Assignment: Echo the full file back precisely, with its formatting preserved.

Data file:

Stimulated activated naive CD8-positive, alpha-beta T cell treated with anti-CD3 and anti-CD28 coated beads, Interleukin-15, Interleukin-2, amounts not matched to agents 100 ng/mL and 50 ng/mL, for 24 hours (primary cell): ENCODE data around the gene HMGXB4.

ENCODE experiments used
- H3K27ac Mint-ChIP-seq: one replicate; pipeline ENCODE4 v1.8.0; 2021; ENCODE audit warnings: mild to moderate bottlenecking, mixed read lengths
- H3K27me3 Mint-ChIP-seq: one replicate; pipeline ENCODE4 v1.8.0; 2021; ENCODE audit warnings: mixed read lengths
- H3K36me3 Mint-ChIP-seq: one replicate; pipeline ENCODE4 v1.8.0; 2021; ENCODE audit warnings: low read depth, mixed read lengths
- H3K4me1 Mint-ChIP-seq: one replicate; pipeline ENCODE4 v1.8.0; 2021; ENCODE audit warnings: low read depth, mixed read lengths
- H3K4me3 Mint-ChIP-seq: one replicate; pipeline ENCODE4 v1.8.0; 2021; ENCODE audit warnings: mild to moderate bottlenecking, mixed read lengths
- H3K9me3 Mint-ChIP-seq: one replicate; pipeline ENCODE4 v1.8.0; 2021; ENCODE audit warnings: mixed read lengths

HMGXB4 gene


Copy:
Stimulated activated naive CD8-positive, alpha-beta T cell treated with anti-CD3 and anti-CD28 coated beads, Interleukin-15, Interleukin-2, amounts not matched to agents 100 ng/mL and 50 ng/mL, for 24 hours (primary cell): ENCODE data around the gene HMGXB4.

ENCODE experiments used
- H3K27ac Mint-ChIP-seq: one replicate; pipeline ENCODE4 v1.8.0; 2021; ENCODE audit warnings: mild to moderate bottlenecking, mixed read lengths
- H3K27me3 Mint-ChIP-seq: one replicate; pipeline ENCODE4 v1.8.0; 2021; ENCODE audit warnings: mixed read lengths
- H3K36me3 Mint-ChIP-seq: one replicate; pipeline ENCODE4 v1.8.0; 2021; ENCODE audit warnings: low read depth, mixed read lengths
- H3K4me1 Mint-ChIP-seq: one replicate; pipeline ENCODE4 v1.8.0; 2021; ENCODE audit warnings: low read depth, mixed read lengths
- H3K4me3 Mint-ChIP-seq: one replicate; pipeline ENCODE4 v1.8.0; 2021; ENCODE audit warnings: mild to moderate bottlenecking, mixed read lengths
- H3K9me3 Mint-ChIP-seq: one replicate; pipeline ENCODE4 v1.8.0; 2021; ENCODE audit warnings: mixed read lengths

HMGXB4 gene